Dewetting transition; hydrophobic interaction; protein folding; superhydrophobicity; nano-plates
5.  Functional Motifs in Biochemical Reaction Networks 
The signal-response characteristics of a living cell are determined by complex networks of interacting genes, proteins, and metabolites. Understanding how cells respond to specific challenges, how these responses are contravened in diseased cells, and how to intervene pharmacologically in the decision-making processes of cells requires an accurate theory of the information-processing capabilities of macromolecular regulatory networks. Adopting an engineer’s approach to control systems, we ask whether realistic cellular control networks can be decomposed into simple regulatory motifs that carry out specific functions in a cell. We show that such functional motifs exist and review the experimental evidence that they control cellular responses as expected.
doi:10.1146/annurev.physchem.012809.103457
PMCID: PMC3773234  PMID: 20055671
signal transduction; feedback; feed-forward; switches; clocks
6.  Photophysics of Fluorescence Probes for Single Molecule Biophysics and Super-Resolution Imaging 
Single-molecule fluorescence spectroscopy and super-resolution microscopy are important elements of the ongoing technical revolution to reveal biochemical and cellular processes in unprecedented clarity and precision. Demands placed on the photophysical properties of the fluorophores are stringent and drive the choice of appropriate probes. Such fluorophores are not simple light bulbs of certain color and brightness but instead have their own ‘personalities’ regarding spectroscopic parameters, redox properties, size and water solubility, photostability and several more. Here, we review the photophysics of fluorescent probes, both organic fluorophores and fluorescent proteins, used in applications such as particle tracking, single molecule FRET, stoichiometry determination, and super-resolution imaging. Of particular interest is the thiol-induced blinking of Cy5, a curse for single molecule biophysical studies which was later overcome using Trolox through reducing/oxidizing system, but a boon for super-resolution imaging due to the controllable photoswitching. Understanding photophysics is critical in design and interpreting single molecule experiments.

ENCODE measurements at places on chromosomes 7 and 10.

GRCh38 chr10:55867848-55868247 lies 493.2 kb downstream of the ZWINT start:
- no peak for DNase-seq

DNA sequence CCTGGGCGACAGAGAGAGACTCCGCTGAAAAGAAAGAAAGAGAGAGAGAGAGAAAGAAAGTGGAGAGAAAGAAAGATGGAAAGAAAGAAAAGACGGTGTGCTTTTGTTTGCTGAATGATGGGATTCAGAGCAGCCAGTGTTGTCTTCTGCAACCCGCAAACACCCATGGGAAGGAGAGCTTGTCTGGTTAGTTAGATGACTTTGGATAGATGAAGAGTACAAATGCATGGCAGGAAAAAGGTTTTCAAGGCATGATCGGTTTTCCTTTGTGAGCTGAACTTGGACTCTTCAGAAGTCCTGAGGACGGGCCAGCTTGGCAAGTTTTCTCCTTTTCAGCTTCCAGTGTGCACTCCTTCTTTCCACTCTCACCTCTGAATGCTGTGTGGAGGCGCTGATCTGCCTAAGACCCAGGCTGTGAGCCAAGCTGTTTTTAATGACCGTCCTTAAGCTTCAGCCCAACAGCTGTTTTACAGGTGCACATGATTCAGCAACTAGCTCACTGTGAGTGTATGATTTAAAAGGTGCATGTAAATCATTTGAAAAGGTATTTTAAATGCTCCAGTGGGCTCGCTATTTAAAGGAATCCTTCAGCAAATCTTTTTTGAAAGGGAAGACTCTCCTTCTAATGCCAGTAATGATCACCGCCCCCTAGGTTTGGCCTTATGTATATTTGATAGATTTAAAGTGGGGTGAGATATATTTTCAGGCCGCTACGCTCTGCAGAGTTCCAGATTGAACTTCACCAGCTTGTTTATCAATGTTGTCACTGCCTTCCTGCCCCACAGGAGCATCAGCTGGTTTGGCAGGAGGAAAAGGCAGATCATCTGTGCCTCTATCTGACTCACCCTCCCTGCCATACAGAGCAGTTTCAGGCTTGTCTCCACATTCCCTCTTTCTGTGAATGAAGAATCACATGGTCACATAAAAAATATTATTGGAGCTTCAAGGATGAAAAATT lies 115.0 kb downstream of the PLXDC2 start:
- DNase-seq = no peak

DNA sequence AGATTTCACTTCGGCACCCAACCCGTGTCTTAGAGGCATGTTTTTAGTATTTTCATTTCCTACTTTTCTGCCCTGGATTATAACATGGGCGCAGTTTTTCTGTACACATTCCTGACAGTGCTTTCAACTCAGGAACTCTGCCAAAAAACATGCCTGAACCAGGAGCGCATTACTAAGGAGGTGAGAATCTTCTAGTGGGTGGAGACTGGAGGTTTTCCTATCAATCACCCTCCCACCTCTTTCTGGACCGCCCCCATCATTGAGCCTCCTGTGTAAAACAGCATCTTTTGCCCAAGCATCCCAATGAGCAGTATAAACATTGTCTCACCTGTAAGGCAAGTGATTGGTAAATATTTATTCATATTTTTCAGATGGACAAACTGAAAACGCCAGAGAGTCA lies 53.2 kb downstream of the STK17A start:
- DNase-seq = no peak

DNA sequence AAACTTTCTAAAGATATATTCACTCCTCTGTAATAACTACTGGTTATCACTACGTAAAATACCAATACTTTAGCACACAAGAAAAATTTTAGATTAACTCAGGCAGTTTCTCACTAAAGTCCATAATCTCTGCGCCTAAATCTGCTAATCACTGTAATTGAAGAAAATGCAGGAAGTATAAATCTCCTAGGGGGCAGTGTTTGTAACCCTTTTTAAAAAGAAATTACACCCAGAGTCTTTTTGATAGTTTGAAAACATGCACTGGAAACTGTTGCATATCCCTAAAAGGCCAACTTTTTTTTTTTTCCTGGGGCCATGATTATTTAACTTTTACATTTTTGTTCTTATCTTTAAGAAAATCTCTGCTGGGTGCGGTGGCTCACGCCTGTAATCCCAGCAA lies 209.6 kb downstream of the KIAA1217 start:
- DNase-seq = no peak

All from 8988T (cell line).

doi:10.1146/annurev-physchem-032210-103340